. • Heavy metals of Arsenic, Lead, Cadmium and mercury are extremely harmful to both humans and domestic animals. . • Pathogens of diseases of Enteritis, Tuberculosis etc. Pathogens could be found in city wastes since their thermal death points are specific, care should be taken to allow the heating up of heaps.

Use of made compost[edit | edit source]

Compost is more important as a soil conditioner rather than a nutrient supplier. It improves the soil chemical, physical and biological parameters so that it provides a better environment for plant growth. This compost can be used as;

  • Mulch: spread a layer of compost 1-3 inches thick around the plants and over bare soil to prevent soil erosion, conserve water and control weed growth.
  • Soil conditioner: mix about 4-5 inches of compost into soil when start a nursery, vegetable garden or plant new trees.
  • Potting mixture: screen the compost through a ¼ inch mesh. Mix 2 parts of compost with 1 part of sand and 1 part of top soil and use as a potting mixture for plants.

Recommendation for design improvement[edit | edit source]

A) Material of the bin

  • Metal composting bins are not suitable due to high corroding problems. The economic benefit of the concrete composting bin is higher than the metal bin due to longer life span. Plastic bins are convenient to use but cost is high compared to other designs and it does not give a good protection especially against the rodents.

B) Design modification in concrete bin

  • Design modifications were done with considering the scientific requirement of the composting process and practical problems experienced by the users.

When bin designs were identified at the beginning, it did not include aeration holes in the bottom ring. Aeration is a critical factor for composting process and as a result, delayed composting and bad odour were identified

Concrete Bin used in Sri Lanka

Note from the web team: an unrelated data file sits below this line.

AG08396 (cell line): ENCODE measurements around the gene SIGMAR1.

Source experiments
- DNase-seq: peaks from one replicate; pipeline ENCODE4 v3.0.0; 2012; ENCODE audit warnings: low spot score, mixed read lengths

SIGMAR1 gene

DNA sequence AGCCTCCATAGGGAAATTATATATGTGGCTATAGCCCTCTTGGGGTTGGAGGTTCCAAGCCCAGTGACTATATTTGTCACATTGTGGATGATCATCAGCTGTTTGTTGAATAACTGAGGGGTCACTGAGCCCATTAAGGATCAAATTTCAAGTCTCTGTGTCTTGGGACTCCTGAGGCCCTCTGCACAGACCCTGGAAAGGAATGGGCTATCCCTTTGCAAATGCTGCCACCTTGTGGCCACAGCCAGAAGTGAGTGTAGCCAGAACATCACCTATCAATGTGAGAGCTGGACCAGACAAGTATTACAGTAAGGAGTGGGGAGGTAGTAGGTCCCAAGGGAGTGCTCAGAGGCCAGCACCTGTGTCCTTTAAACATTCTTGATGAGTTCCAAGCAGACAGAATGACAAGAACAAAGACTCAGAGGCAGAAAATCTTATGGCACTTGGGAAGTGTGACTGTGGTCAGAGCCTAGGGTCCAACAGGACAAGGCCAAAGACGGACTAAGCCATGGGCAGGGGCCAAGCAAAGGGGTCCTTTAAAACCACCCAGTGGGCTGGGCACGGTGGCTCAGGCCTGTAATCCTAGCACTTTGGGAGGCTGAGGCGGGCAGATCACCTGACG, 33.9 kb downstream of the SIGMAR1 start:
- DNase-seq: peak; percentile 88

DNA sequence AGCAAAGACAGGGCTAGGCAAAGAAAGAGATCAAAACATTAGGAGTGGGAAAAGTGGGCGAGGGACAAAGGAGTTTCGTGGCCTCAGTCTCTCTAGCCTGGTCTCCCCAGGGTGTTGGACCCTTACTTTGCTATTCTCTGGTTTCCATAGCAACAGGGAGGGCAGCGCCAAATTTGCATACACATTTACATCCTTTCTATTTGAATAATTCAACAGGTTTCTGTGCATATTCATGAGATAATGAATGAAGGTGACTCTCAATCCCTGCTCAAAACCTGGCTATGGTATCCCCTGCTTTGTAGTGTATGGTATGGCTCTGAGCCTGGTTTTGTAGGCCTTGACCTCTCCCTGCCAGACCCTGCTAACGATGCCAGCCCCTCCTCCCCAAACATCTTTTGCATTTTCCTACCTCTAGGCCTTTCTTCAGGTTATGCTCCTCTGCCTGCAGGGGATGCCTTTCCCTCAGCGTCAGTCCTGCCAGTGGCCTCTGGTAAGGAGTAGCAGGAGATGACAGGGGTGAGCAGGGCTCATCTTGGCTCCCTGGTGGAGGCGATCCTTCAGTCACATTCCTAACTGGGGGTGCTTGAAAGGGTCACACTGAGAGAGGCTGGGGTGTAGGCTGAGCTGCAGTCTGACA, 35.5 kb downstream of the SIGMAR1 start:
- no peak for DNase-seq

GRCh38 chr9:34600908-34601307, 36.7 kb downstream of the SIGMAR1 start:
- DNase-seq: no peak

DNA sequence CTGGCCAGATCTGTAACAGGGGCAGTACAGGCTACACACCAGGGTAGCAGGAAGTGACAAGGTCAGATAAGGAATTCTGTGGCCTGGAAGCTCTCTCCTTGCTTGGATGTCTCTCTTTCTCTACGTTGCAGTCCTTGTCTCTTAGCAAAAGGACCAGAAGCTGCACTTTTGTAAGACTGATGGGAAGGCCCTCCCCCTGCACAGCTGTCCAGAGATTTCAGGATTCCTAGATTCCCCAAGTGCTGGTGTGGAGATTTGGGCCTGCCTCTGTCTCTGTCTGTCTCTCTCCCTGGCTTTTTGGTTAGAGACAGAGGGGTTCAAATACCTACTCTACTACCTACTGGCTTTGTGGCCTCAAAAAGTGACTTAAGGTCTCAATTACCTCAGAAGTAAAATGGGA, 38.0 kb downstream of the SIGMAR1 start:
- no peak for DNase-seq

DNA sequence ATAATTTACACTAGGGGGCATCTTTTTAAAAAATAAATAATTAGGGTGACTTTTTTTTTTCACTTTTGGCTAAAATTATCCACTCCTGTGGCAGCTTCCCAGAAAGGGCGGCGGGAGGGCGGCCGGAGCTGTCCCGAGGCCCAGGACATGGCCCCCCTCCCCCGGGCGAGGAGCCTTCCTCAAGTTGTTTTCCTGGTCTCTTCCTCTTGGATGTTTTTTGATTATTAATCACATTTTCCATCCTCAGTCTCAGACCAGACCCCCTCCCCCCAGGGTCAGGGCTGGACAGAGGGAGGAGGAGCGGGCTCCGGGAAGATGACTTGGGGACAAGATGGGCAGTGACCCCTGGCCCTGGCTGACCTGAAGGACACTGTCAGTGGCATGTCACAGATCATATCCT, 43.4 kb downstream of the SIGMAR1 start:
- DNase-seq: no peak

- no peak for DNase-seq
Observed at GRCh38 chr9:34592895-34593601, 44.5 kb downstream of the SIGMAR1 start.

Bin with modifications

The bin modified by Practical Action includes the following features[edit | edit source]

  • To improve the aeration, the modified bin was designed with more aeration holes. 70-100 holes included in each ring and the diameter of these holes was less than 1 cm (the minimise pest entering).
  • Previous bin designs included only one door of 10"x3.5" for compost removing purposes.As people encountered difficulties in compost removing, the new bin was designed with three compost removing doors of 10"x3.5".
  • Some designs included a bottom pad which enabled the bin to stand steadily and prevent rats entering. But, it was not porous enough to drain excess moisture. Therefore, the new design included a permeable pad with 5-10 holes of ½" size to enable draining of excess water. Further, it facilitates entering of soil micro organism to the composting process.
  • Design Improvements for a solid lid is important for easy handling and to prevent pests entering. Prior to the solids lids, there were galvanized lids that were of light weight. These lids did not cover the bins properly as they were not steady. Therefore, a thin 9 concrete lid was designed to cover the bin well so that the lid would not fall off. As these concrete lids are solid, it keeps away from pest and prevents any rain water entering.
  • In the new design, all breakable components are reinforced with irons which help to withstand under rough handling. Therefore, it gives extra strength to the new bin with three compost removing doors.
  • Rats entering the bin was a major problem that was encountered before in earlier designs with poorly fitted doors. The modified design includes a simple locking system to keep the bin door tightly closed to prevent any pests entering the bin.
  • In the new design, each ring is well fitted with interlocking groves. This minimizes displacing rings with mixing and other management activities. It also keeps minimum space to protect from snails and cockroaches.

References and further reading[edit | edit source]


www.dep.state.pa.us/dep/deputate/airwaste/wm/recycle/compost/Home1.htm www.montgomerycountymd.gov/deptmpl.asp?url=/content/dep/composting/home.asp


SLS Standards for composting quality (SLS 1246:2003)

Who to contact:

Project Manager – Housing or the Resource Desk at:

Practical Action South Asia

No 5, Lionel Edirisinghe Mw, Colombo 5, Sri Lanka

Tel: +94 (11) 282 9412

Fax: +94 (11) 285 6188

E-mail: general@practicalaction.lk

Web: www.practicalaction.org

For specific training details please contact the Project Officer at Practical Action:

Hambantota (Tel: 047-4379339

E-mail: southern.staff@itdg.slt.lk)

Ampara (Tel: 063-2224932

E-mail: eastern.staff@itdg.slt.lk)

FA info icon.svg Angle down icon.svg Page data
Part of Practical Action Technical Briefs
Keywords papain, composting
Authors Fatima Hashmi
License CC-BY-SA-3.0
Organizations Practical Action
Ported from https://practicalaction.org/ (original)
Language English (en)
Related 0 subpages, 5 pages link here
Impact 1,122 page views
Created February 7, 2008 by Fatima Hashmi
Modified May 23, 2024 by Kathy Nativi